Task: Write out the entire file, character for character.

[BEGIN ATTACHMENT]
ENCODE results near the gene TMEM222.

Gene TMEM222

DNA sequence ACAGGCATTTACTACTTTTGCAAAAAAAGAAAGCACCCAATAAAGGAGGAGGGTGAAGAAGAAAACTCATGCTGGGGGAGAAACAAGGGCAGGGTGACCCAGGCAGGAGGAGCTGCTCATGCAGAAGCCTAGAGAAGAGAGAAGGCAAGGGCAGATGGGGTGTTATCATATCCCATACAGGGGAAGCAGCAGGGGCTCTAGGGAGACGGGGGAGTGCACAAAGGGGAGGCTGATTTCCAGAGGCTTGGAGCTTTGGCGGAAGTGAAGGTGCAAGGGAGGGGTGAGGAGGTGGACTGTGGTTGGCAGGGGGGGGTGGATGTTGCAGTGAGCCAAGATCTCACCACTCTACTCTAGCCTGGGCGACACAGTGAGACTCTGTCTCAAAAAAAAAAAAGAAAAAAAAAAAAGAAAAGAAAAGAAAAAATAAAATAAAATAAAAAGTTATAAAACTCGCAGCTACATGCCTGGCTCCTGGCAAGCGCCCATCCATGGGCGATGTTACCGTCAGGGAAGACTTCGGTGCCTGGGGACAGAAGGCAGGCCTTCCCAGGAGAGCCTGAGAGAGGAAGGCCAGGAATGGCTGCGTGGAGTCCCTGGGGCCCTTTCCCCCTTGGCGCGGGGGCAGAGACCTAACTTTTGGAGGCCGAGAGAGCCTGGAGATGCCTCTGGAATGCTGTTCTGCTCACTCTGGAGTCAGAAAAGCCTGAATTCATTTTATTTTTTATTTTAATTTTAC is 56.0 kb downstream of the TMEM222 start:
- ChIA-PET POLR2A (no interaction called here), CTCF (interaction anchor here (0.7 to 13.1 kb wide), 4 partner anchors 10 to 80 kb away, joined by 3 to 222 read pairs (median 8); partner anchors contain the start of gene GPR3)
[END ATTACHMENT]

ENCODE results near the gene TMEM222.

Gene TMEM222

DNA sequence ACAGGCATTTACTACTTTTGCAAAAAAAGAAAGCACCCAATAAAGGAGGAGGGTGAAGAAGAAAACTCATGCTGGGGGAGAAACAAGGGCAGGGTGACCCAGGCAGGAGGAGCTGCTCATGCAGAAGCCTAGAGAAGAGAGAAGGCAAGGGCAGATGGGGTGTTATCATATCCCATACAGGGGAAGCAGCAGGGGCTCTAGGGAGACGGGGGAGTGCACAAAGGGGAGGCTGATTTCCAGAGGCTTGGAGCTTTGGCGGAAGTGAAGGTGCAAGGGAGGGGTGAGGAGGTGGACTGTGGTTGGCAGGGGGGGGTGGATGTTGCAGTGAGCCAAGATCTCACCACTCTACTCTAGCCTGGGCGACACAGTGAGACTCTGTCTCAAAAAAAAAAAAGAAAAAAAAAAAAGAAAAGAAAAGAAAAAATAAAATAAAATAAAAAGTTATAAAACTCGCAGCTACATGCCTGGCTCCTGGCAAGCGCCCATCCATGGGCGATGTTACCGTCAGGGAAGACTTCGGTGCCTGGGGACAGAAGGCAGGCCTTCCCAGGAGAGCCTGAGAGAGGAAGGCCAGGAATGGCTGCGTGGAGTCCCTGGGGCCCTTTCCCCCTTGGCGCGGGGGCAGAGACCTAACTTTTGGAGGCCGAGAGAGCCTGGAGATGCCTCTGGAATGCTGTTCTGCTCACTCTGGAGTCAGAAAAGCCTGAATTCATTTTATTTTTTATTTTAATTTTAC is 56.0 kb downstream of the TMEM222 start:
- ChIA-PET POLR2A (no interaction called here), CTCF (interaction anchor here (0.7 to 13.1 kb wide), 4 partner anchors 10 to 80 kb away, joined by 3 to 222 read pairs (median 8); partner anchors contain the start of gene GPR3)